Boat Technical Solutions

Over the years I have experienced a series of technical issues on sail and powerboats. This page describes the issue and solution – the goal is to help other boaters either reuse these solutions directly or put them onto ideas that could help with their unique situation.

Issue: Catamaran Mainsail Hard to Raise and Reef

Situation: After two years of sailing, we found that the main on the Catana was getting hard to raise and reef. The halyard winch was struggling to get the main all the way up, and I had to send crew to the base of the mast to pull the halyard out of the deck to get enough slack to lower the main. The issue snuck up on us – it just kept getting worse and worse.

Initially I thought the problem was with the halyard winch, or with the halyard itself. With the sail raised, I tossed the halyard tail overboard to stream behind the boat. The Catana has a doubled halyard – the end is anchored at the top of the mast, runs down to a block attached to the head of the sail, and then runs back to the top of the mast, down inside the mast, turns at the base of the mast, and the proceeds down a halyard tunnel to a block at the aft end of the cockpit, where it exits and runs up to a halyard clutch and the halyard winch. The halyard is astoundingly long – close to 200 feet. By tossing it overboard I could let it unwind, remove kinks, and then inspect it as I pulled it back into the boat.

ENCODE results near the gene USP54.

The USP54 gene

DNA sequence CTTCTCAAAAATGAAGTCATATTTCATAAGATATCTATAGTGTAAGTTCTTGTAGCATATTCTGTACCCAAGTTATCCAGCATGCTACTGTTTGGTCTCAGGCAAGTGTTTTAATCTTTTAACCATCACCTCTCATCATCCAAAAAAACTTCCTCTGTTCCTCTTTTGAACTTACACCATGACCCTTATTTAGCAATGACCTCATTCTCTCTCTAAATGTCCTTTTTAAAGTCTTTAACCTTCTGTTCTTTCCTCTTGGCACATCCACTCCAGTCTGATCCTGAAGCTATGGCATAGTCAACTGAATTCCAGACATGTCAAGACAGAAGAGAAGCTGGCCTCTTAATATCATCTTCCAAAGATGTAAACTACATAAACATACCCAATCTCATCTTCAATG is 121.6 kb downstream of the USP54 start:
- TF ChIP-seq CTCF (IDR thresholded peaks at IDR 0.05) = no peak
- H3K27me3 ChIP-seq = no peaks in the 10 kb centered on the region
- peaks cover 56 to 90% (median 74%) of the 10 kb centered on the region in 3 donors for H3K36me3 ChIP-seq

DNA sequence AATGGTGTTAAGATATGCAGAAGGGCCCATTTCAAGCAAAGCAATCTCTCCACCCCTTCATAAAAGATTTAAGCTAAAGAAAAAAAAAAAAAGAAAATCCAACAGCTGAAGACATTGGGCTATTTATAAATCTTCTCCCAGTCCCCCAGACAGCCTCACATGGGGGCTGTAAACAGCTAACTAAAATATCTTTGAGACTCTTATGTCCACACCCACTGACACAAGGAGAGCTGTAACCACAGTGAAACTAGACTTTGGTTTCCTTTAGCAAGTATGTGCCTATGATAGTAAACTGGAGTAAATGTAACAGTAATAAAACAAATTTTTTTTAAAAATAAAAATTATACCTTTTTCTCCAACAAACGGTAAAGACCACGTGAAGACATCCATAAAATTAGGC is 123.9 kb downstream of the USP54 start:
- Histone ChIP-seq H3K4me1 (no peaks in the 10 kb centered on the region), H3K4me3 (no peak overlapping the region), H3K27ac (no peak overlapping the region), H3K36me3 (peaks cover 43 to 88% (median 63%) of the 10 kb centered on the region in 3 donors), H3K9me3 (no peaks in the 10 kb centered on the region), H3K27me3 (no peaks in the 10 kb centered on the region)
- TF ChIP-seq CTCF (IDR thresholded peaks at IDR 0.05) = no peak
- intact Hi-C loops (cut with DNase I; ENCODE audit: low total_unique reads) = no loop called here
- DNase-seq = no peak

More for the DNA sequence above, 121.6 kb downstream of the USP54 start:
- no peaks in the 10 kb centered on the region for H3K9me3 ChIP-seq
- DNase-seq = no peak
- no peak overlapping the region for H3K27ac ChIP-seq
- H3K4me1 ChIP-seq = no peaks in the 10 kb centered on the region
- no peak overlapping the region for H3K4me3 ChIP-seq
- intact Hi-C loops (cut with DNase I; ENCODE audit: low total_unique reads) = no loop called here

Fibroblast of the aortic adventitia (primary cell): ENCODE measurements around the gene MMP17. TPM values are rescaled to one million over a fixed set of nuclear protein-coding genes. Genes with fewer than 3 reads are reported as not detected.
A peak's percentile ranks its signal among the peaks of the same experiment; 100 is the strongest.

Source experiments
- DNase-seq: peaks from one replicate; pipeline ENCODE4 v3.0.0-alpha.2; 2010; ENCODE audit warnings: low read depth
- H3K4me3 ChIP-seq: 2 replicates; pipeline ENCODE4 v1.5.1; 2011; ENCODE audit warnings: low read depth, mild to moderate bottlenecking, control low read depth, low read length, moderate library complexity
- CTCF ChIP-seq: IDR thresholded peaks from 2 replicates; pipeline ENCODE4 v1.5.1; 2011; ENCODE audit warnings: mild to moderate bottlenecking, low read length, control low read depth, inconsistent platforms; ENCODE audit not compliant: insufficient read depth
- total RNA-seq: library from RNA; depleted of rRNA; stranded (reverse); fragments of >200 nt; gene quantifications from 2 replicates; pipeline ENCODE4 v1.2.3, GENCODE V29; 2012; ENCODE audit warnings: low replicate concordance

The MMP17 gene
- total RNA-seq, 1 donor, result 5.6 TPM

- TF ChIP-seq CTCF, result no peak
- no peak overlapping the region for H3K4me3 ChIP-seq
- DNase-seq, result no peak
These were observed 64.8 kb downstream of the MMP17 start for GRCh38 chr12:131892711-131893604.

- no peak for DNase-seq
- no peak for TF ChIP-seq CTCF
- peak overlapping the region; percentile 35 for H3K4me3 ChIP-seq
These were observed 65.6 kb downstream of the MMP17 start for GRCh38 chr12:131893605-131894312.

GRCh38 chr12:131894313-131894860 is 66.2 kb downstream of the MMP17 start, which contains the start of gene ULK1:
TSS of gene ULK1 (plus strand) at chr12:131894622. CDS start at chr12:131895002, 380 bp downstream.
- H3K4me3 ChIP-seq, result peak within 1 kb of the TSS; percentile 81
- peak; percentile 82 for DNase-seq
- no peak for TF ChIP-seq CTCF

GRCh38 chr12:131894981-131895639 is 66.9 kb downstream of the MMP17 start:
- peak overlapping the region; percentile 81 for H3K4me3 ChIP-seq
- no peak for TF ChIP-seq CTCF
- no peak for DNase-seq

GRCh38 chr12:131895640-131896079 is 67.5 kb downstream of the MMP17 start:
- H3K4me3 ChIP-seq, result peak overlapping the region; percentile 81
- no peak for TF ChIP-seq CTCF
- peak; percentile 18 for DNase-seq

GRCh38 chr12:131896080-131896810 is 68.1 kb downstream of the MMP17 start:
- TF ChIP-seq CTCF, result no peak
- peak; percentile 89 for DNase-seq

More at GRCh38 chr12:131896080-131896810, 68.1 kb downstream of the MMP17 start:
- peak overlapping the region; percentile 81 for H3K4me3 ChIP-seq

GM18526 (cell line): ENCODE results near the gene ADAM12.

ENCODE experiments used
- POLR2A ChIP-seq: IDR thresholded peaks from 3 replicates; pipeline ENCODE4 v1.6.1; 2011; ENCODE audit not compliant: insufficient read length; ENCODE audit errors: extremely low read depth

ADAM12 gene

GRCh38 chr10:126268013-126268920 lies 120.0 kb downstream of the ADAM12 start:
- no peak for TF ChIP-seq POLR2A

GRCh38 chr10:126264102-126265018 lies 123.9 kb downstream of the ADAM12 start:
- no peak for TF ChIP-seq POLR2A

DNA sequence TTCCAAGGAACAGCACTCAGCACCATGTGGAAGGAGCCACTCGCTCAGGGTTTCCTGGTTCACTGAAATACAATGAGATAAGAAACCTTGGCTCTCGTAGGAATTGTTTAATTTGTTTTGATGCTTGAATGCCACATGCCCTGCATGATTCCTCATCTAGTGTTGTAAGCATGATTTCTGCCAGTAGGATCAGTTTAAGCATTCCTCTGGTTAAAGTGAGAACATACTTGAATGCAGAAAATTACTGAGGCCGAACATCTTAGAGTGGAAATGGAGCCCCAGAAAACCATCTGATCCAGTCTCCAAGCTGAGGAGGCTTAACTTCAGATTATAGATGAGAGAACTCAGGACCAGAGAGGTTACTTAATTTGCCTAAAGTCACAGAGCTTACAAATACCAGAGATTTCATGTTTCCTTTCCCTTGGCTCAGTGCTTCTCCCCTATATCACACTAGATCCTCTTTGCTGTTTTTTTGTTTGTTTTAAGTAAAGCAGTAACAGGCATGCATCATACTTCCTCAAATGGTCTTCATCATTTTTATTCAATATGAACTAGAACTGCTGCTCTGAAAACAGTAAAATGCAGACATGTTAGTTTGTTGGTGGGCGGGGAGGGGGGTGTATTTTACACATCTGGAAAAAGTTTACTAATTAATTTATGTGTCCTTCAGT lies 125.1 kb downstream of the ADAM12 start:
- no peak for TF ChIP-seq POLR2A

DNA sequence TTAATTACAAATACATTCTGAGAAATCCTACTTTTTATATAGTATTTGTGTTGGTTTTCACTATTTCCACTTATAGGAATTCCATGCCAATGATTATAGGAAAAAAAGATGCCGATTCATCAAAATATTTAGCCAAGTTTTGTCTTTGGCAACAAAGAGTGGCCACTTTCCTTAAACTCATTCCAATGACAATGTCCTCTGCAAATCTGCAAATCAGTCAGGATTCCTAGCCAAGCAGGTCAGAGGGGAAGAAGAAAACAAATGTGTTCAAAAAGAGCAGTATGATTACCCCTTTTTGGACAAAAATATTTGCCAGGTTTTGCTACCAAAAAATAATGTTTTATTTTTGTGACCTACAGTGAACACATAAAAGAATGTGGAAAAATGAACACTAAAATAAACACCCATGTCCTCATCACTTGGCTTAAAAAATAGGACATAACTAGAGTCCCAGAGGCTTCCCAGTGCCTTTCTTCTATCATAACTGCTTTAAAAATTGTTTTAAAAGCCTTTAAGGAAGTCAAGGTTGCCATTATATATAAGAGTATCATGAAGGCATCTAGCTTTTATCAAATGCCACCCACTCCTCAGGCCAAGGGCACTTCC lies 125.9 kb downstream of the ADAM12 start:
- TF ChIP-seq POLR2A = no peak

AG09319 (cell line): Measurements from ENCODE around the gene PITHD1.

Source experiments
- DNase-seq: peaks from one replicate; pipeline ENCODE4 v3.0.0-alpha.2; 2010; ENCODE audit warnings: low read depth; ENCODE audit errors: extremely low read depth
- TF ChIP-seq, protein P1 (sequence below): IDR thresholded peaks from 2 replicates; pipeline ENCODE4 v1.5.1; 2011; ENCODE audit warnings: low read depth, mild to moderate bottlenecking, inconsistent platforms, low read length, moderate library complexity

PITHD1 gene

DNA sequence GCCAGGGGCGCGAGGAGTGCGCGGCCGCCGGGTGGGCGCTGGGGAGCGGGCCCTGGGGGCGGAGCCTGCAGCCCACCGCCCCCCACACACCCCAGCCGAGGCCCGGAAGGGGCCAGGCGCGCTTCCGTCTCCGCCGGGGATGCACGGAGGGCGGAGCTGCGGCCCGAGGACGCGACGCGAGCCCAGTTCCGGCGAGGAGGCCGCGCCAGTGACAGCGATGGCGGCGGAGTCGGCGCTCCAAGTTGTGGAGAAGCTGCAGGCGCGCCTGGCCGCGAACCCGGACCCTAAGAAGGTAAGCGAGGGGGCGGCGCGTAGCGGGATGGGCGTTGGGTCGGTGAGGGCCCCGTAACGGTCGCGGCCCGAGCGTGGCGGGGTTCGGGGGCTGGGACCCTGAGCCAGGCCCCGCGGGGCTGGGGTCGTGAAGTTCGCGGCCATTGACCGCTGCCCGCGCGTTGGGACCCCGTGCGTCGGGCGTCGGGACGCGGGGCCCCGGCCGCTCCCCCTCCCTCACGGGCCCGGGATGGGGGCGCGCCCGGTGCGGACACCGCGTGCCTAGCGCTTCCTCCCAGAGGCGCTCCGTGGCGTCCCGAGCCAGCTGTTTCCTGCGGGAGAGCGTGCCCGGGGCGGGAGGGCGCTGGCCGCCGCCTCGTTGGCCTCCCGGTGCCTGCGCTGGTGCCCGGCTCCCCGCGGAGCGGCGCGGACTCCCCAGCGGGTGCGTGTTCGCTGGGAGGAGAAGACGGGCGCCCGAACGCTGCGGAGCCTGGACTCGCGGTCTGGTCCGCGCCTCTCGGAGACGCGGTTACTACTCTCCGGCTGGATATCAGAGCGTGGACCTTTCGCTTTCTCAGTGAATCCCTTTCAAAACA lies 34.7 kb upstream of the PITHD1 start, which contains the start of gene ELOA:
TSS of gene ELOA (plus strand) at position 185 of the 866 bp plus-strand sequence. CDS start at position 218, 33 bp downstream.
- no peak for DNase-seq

We were sailing at 7 knots upwind at the time, and there was tremendous load on the halyard! I inspected every foot, and although I did not find any worn sections, there were many kinks that unwound themselves. So that helped.

It was only when I took the boat in for service in Trinidad that we discovered the root cause. Catana had installed a set of halyard turning blocks at the base of the mast that had aluminum sheaves and a steel axle. The aluminum was riding directly on the steel, with no delrin or other insulation between the dissimilar metals. The sheaves basically “welded” themselves to the axle, so the halyard and reef lines were running over fixed points instead of rolling sheaves. Catana replaced the block set under warranty – problem solved!

Issue: Catana Screatcher Upper Fitting would Jam

Situation: The catamaran has a screatcher – an enormous furling headsail set part way out the spinnaker pole. The halyard is dead-ended 90% up the mast, runs down to the head of the sail, back up to the mast, and then down to an exit at the halyard winch attached to the mast.

I found that when I would attach the swivel to the head of the sail and hoist the furled sail prior to setting it, the halyard would spin around itself, creating tremendous friction and making it almost impossible to raise the sail. Lowering the sail was not as big a problem but raising it was almost impossible, particularly after the boat had been used for a few years and the halyard was kinked and snarled. I tried tossing the halyard tail overboard while sailing, as described above. Not much improvement…

The solution was to move the fixed point further up the mast, so that there was a bigger angle between the location of the mast sheave and the fixed point. Having a bigger angle kept the halyard separated as we hoisted the furled sail. Rapidly raising the halyard also helped – less time for wind to catch the sail and load/spin the halyard.

The higher fixed point also slightly raised the sail so we could crank on more halyard and point a little higher. Double win for this simple fix!